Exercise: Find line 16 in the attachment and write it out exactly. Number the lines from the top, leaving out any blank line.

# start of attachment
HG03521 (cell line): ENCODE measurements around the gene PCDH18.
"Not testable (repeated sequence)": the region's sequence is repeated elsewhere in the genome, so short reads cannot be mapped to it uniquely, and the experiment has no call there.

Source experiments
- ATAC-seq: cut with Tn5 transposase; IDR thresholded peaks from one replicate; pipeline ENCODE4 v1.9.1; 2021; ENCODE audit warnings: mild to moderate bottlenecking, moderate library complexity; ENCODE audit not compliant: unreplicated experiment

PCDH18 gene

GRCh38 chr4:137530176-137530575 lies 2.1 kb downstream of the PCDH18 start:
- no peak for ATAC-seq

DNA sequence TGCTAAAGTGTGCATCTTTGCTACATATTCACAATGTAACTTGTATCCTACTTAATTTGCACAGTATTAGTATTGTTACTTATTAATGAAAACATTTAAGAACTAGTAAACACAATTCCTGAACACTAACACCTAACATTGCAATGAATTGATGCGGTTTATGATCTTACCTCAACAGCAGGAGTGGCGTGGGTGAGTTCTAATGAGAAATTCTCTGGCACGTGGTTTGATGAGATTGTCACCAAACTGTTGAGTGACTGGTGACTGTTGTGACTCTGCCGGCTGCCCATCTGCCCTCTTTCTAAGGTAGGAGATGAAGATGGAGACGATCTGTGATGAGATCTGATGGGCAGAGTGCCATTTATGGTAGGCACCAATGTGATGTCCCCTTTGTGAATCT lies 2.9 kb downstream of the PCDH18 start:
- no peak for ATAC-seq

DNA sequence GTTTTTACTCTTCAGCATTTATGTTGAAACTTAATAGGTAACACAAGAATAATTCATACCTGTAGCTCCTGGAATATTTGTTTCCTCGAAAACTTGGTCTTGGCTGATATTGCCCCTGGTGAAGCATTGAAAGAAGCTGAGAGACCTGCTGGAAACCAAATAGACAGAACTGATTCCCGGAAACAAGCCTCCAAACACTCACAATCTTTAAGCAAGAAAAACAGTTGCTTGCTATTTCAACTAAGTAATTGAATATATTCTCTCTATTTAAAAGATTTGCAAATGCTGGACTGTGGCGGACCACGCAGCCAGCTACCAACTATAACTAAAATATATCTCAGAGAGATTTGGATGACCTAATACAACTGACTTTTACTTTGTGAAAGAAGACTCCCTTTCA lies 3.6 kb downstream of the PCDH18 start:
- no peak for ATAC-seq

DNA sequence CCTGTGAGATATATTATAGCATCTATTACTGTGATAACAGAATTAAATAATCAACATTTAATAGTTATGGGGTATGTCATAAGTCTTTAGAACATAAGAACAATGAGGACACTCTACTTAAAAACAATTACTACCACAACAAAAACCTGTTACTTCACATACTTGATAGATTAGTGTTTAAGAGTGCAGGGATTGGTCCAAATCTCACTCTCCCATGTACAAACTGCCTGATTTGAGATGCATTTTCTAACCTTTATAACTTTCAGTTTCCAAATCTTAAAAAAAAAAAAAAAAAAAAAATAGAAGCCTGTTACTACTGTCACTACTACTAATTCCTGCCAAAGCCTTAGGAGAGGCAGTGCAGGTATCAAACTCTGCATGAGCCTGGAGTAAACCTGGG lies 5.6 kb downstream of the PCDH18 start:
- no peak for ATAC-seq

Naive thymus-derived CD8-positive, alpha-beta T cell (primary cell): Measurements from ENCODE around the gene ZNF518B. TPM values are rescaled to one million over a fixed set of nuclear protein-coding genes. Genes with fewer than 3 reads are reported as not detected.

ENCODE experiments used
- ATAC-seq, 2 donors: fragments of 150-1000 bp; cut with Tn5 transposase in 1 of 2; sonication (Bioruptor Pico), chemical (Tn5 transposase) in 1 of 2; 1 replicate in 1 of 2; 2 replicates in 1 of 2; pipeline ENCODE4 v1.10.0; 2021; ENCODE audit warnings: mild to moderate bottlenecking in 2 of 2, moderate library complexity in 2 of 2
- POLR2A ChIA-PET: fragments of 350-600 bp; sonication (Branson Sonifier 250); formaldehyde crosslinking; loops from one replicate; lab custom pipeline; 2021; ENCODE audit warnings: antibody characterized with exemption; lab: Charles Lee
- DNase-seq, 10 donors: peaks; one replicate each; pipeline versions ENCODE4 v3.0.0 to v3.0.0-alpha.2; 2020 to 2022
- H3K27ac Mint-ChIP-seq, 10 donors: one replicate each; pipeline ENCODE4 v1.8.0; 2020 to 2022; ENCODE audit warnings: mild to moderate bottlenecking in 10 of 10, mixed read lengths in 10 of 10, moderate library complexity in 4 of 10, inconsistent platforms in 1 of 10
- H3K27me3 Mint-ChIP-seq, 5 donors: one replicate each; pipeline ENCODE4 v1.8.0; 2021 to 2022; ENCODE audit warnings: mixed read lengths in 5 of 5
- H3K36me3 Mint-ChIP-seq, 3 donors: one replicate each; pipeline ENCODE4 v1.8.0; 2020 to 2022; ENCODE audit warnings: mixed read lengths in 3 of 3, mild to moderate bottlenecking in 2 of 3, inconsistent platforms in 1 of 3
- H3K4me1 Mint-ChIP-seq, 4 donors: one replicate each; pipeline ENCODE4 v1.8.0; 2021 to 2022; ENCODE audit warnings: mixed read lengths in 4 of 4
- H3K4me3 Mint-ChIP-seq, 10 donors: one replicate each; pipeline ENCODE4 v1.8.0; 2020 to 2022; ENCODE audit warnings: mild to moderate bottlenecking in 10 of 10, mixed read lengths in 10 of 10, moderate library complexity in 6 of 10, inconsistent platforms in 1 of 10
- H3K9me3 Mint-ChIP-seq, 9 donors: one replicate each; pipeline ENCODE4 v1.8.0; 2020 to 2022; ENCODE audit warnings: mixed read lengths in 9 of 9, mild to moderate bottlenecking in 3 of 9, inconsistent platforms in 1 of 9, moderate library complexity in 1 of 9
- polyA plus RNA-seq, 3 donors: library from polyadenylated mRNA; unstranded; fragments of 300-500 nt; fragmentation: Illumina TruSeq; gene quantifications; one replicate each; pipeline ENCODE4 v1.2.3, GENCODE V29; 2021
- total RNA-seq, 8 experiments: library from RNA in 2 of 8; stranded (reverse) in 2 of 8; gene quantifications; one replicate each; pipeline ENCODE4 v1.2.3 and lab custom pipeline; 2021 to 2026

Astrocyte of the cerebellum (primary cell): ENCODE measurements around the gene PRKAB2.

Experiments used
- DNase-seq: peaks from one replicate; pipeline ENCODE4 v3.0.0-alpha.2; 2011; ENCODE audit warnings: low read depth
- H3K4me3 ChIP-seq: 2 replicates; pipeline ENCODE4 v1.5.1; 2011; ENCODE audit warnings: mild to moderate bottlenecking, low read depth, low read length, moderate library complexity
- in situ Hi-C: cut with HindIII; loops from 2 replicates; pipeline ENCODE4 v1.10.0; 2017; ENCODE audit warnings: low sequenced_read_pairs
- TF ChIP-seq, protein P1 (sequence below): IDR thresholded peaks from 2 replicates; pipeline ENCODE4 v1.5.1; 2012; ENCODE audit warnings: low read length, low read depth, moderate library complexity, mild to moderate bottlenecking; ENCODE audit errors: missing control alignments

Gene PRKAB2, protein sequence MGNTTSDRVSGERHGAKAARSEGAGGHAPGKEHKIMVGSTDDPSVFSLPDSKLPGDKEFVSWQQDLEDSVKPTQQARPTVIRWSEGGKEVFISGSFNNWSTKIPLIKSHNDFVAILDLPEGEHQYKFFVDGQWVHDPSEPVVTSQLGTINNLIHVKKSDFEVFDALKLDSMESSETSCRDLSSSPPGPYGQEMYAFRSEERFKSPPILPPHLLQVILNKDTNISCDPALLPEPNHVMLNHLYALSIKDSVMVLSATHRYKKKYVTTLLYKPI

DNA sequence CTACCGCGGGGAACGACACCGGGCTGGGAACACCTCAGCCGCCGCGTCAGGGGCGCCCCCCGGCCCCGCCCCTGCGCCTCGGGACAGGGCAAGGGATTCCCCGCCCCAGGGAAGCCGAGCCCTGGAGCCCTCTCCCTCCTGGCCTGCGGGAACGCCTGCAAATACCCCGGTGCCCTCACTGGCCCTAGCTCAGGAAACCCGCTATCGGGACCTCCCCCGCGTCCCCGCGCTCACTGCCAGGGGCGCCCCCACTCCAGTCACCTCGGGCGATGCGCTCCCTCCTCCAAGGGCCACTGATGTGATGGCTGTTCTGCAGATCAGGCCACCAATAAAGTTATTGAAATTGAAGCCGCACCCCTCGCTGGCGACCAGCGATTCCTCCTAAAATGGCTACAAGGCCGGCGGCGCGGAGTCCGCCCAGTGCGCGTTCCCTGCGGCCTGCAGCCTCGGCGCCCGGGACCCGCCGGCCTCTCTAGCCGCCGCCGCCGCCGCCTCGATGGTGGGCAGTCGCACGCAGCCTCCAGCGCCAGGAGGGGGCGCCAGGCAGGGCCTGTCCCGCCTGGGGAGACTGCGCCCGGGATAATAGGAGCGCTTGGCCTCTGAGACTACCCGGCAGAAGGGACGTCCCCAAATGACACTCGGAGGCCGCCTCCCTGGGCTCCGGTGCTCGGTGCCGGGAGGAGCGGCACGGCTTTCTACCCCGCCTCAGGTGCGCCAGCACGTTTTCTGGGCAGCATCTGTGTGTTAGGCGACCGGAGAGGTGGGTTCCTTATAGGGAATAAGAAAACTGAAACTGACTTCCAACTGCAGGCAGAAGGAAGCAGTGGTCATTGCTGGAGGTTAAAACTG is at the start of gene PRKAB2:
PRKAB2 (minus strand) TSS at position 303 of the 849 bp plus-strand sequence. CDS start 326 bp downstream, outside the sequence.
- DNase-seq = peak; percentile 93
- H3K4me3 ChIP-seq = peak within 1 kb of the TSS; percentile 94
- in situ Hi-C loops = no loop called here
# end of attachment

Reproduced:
- ATAC-seq, 2 donors: fragments of 150-1000 bp; cut with Tn5 transposase in 1 of 2; sonication (Bioruptor Pico), chemical (Tn5 transposase) in 1 of 2; 1 replicate in 1 of 2; 2 replicates in 1 of 2; pipeline ENCODE4 v1.10.0; 2021; ENCODE audit warnings: mild to moderate bottlenecking in 2 of 2, moderate library complexity in 2 of 2